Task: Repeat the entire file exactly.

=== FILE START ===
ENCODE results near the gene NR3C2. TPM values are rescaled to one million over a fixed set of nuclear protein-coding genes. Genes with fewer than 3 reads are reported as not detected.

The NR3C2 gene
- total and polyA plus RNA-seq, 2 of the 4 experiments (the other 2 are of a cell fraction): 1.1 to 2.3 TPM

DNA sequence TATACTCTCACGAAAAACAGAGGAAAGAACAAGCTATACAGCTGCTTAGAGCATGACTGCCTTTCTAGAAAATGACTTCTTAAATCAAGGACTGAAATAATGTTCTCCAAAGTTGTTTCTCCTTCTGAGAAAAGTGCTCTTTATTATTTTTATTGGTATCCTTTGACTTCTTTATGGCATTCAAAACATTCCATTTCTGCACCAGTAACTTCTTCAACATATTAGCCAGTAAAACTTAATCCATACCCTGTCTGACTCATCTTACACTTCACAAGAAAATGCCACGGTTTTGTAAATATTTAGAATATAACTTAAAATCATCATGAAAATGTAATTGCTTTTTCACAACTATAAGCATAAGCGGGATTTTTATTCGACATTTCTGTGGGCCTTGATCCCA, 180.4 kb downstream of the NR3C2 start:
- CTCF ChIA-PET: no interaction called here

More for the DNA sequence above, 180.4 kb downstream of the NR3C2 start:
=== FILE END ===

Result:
ENCODE results near the gene NR3C2. TPM values are rescaled to one million over a fixed set of nuclear protein-coding genes. Genes with fewer than 3 reads are reported as not detected.

The NR3C2 gene
- total and polyA plus RNA-seq, 2 of the 4 experiments (the other 2 are of a cell fraction): 1.1 to 2.3 TPM

DNA sequence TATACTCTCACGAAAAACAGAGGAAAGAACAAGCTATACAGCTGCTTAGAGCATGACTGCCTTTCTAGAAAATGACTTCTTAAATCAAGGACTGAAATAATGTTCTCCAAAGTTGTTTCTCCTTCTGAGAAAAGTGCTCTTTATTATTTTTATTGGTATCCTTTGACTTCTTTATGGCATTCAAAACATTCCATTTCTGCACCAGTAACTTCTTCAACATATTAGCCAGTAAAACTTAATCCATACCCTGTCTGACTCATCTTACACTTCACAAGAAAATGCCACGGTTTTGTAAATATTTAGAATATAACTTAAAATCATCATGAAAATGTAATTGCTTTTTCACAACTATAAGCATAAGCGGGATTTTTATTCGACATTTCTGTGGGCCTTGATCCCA, 180.4 kb downstream of the NR3C2 start:
- CTCF ChIA-PET: no interaction called here

More for the DNA sequence above, 180.4 kb downstream of the NR3C2 start: